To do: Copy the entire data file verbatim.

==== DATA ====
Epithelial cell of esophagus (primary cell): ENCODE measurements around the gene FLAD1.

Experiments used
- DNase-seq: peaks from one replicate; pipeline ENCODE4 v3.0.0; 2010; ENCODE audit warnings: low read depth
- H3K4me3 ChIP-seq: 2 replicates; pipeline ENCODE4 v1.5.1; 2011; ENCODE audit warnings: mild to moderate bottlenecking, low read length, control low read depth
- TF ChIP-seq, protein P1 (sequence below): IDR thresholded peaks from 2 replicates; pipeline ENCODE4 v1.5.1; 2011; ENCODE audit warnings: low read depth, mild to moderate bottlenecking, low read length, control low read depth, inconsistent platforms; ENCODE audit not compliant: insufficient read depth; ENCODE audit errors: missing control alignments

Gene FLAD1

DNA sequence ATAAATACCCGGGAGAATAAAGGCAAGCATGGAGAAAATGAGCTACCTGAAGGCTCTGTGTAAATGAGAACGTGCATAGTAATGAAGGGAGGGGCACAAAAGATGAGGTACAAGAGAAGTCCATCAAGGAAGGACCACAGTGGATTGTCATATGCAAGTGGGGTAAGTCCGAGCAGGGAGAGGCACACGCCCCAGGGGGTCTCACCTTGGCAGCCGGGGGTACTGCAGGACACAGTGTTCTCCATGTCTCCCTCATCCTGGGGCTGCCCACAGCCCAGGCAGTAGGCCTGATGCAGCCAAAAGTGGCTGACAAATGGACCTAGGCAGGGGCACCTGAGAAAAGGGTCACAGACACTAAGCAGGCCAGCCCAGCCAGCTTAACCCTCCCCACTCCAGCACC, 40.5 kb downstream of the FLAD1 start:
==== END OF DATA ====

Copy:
Epithelial cell of esophagus (primary cell): ENCODE measurements around the gene FLAD1.

Experiments used
- DNase-seq: peaks from one replicate; pipeline ENCODE4 v3.0.0; 2010; ENCODE audit warnings: low read depth
- H3K4me3 ChIP-seq: 2 replicates; pipeline ENCODE4 v1.5.1; 2011; ENCODE audit warnings: mild to moderate bottlenecking, low read length, control low read depth
- TF ChIP-seq, protein P1 (sequence below): IDR thresholded peaks from 2 replicates; pipeline ENCODE4 v1.5.1; 2011; ENCODE audit warnings: low read depth, mild to moderate bottlenecking, low read length, control low read depth, inconsistent platforms; ENCODE audit not compliant: insufficient read depth; ENCODE audit errors: missing control alignments

Gene FLAD1

DNA sequence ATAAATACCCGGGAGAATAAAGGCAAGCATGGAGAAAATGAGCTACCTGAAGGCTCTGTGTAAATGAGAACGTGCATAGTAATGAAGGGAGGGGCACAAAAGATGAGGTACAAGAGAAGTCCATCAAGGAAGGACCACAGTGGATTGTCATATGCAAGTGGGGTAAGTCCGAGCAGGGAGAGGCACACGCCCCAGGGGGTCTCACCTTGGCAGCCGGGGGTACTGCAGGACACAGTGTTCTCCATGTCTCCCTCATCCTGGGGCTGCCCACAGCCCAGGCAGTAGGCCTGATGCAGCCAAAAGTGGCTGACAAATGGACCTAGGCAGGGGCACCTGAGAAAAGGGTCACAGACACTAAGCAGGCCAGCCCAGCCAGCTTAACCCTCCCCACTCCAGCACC, 40.5 kb downstream of the FLAD1 start: